Why young women’s speech is innovative, not annoying
By Sharon Miki, Columnist
There are a lot of things that are almost universally admired about young women: smooth skin, fertile wombs, etc. One aspect of young womanhood that I’ve noticed being critiqued more and more, though, is how we speak. According to research published in the Journal of Voice, two out of three college-aged women speaking Standard American English use a vocal fry—and according to popular media, it’s really annoying to listen to.
Even if you don’t know it by name, if you’ve ever heard a Kardashian woman speak or if you’ve ever listened to Britney Spears pontificate on how “oh yeah, yeah, yeah, yeah, yeah” she did it again, you’re already familiar with extreme examples of vocal fry. In fact, if you’re interacting with your female college peers, you’ve probably heard some frying language on campus—or have used it yourself.
Vocal fry is a speech mannerism in which your speech reaches a low register in a staccato vibration. Basically, it sounds like a low, raspy growl. While the vocal fry pattern has been on linguists’ radars for decades, the speech trend of vocal frying—particularly among young women at the end of their sentences—has come under scrutiny only recently as they’ve noticed an increase in the vocal behaviour that is largely centred on the social group of young western women.
Critics of vocal fry argue that the guttural nature of the intonation gives the speaker an air of disinterest (i.e. that you’re “so over ittt”) or a “sexy baby” intonation that shouldn’t be taken seriously. And, because the major proponents of this style of speech are young women—a group in society that is often dismissed as lacking substance—there is a general consensus that girls who speak with vocal fry are ditzy or annoying.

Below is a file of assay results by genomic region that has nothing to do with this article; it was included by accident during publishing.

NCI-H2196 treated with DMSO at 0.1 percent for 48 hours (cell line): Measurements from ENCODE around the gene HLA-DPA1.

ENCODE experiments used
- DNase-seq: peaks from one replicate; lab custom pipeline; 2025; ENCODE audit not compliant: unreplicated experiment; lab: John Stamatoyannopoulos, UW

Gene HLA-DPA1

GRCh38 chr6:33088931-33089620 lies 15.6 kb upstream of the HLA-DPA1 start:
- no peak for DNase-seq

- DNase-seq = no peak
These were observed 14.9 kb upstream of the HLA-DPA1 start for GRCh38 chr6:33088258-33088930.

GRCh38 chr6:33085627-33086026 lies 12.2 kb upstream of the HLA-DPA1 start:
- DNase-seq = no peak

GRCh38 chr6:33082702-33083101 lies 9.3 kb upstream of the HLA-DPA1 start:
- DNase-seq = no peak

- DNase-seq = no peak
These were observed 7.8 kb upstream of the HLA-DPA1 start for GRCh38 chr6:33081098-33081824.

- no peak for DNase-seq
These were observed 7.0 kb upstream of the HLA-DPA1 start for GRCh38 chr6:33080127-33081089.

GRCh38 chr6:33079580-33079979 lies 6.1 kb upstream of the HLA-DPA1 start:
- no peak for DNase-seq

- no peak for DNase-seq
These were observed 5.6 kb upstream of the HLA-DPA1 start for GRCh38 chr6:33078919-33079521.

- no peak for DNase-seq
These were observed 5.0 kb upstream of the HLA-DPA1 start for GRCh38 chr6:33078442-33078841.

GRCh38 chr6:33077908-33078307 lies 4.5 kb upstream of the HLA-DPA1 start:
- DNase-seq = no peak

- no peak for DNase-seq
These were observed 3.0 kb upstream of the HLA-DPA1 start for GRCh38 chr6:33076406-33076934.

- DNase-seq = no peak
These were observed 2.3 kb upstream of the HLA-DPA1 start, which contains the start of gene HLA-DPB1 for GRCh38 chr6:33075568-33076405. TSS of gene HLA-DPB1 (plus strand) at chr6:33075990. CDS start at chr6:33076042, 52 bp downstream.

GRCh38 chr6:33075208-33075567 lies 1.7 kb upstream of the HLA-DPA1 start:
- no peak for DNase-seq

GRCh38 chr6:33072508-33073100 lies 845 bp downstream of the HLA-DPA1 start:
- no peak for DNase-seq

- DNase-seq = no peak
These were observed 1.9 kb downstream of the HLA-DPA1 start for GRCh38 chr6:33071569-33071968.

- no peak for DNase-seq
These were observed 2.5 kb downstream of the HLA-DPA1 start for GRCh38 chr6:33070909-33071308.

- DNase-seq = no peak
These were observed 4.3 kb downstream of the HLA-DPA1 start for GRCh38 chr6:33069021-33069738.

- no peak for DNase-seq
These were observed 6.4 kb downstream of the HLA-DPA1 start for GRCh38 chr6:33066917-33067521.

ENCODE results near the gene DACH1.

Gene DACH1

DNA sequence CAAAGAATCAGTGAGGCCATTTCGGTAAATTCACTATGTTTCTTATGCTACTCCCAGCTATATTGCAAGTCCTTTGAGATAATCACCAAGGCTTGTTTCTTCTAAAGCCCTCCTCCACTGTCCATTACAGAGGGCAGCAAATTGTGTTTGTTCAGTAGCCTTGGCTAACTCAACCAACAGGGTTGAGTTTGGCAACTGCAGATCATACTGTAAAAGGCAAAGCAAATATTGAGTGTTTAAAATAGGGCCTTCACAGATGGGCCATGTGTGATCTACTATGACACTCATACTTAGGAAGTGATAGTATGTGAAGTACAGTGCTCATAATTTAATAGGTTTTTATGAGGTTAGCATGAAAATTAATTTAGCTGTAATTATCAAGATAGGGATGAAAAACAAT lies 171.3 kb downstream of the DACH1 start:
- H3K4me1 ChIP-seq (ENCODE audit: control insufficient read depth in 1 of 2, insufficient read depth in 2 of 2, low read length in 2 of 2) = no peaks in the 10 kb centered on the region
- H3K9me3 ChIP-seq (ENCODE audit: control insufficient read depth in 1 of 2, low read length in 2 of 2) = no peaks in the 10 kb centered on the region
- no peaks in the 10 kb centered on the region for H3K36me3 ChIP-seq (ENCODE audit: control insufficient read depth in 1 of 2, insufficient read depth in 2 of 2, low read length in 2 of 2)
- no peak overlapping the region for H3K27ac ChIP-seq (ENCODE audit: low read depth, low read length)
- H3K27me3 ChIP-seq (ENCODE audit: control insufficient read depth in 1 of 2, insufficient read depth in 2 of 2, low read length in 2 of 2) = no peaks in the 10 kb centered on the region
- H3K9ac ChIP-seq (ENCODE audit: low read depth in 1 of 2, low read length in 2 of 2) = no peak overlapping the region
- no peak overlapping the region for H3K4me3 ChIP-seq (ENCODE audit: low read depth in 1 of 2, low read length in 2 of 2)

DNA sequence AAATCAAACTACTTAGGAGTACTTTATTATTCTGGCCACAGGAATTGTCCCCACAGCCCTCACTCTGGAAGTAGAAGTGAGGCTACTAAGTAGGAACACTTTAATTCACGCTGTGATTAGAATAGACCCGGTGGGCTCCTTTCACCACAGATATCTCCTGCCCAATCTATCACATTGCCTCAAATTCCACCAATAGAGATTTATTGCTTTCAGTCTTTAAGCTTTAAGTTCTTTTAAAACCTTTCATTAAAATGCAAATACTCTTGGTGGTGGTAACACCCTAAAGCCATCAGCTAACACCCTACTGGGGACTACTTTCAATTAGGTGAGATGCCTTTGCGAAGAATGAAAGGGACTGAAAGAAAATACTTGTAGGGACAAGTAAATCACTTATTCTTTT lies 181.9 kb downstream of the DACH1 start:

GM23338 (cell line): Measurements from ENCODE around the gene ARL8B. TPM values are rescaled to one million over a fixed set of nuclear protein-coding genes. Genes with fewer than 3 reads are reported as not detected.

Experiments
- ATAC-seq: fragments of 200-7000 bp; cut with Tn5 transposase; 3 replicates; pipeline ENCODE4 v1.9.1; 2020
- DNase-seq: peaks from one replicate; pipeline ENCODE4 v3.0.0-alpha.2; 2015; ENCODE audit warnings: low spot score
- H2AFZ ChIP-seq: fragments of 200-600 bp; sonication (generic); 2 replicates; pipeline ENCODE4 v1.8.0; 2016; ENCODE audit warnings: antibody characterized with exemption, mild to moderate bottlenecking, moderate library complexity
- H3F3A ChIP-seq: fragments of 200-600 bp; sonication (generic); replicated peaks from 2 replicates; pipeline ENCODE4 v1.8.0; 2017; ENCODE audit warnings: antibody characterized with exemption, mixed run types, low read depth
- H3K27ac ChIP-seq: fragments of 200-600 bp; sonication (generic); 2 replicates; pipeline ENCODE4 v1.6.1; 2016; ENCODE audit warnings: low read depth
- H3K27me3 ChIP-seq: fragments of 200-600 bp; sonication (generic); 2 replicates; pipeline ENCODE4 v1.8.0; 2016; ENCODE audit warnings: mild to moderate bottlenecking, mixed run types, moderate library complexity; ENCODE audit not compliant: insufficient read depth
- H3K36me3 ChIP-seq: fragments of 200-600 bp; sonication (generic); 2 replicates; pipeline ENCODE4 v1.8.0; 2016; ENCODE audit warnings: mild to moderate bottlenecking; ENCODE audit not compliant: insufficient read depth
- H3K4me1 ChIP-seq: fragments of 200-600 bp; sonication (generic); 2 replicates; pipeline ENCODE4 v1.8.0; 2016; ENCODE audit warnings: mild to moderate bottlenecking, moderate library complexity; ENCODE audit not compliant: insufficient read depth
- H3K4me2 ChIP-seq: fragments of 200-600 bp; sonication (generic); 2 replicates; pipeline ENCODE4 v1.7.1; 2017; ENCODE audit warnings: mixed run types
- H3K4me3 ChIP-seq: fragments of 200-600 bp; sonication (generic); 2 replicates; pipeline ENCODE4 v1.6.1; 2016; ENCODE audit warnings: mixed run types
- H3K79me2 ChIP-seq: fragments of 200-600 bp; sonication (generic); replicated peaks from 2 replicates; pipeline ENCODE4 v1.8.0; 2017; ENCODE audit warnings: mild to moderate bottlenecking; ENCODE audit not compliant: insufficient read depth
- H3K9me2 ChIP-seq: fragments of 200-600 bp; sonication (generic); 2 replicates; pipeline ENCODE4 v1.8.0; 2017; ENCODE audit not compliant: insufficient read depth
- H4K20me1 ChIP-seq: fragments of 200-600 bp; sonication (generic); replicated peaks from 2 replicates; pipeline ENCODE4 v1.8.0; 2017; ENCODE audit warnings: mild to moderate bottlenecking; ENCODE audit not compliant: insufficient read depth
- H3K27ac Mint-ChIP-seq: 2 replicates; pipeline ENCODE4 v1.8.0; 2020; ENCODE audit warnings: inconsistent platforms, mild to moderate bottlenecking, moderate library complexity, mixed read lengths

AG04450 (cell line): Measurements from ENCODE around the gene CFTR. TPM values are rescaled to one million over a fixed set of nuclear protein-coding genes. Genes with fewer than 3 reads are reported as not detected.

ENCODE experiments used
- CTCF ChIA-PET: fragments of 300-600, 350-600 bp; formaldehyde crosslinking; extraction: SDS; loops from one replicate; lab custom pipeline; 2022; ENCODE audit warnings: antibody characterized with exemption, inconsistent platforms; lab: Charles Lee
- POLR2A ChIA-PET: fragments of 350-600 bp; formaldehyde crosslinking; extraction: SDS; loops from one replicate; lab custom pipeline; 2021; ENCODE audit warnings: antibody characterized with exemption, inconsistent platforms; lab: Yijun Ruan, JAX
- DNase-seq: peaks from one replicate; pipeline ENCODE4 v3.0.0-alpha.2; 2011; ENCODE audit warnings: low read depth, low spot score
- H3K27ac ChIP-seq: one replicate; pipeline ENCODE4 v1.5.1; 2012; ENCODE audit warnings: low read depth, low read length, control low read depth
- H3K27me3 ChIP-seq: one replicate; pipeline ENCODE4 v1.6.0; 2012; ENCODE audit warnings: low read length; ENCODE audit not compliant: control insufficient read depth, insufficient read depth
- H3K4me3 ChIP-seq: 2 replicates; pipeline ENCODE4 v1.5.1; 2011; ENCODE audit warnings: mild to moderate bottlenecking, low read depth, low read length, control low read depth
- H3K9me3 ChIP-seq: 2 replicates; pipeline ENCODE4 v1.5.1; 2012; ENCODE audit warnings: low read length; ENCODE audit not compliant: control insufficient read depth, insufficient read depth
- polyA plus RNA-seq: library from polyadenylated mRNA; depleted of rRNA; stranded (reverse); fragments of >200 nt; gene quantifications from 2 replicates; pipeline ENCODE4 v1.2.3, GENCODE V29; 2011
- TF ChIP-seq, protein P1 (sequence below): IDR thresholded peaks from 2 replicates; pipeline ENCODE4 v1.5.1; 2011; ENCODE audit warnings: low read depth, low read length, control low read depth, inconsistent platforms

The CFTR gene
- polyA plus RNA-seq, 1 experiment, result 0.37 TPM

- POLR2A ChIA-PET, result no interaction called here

However, while the cultural behaviour of young girls is often written off as inherently insipid, shifts in social speech patterns have historically been linked to originating in young women. In a piece published in the New York Times, linguistics professor Penny Eckert acknowledged the dismissive attitude directed towards girls’ speech mannerisms: “A lot of these really flamboyant things you hear are cute, and girls are supposed to be cute…[b]ut they’re not just using them because they’re girls. They’re using them to achieve some kind of interactional and stylistic end.”
Indeed, Nassima Abdelli-Beruh, speech scientist and an author of the Journal of Voice study, defends young women’s use of perceived-as-annoying vocal trends as “a tool to convey something… for them, it is as a cue.”
Linguistics professor, Carmen Fought, adds that “If women do something like uptalk or vocal fry, it’s immediately interpreted as insecure, emotional, or even stupid, [but the] truth is this: young women take linguistic features and use them as power tools for building relationships.”
Just because a method of speech is unfamiliar doesn’t mean it’s wrong; just because young women are pioneering something doesn’t mean it’s worthless. While many people found touch-screen phones confusing and irritating at first, as more and more innovators utilized the technology, they became a cornerstone of modern culture. Similarly, instead of writing off girl-talk because it sounds unfamiliar, we should look at why it has become a trend.
Some linguists suggest that women use the lower, deeper tones of vocal fry as a subtle and almost unconscious assertion of social power among dominant, deeper male voices. I find myself using vocal fry when I want to emphasize a point or a joke—and my points and jokes are often worth hearing, so I concur that it’s worth it to frame them in a sly speech mannerism. Even if you find me annoying, you’ll most likely hear me.
I’m a young, educated woman, and if I want to speak with a certain intonation, you should listen and observe—it’s probably going to be how everyone’s talking in a few years. But, I mean, whatever. Do what you want.
I’m overrrr itttt.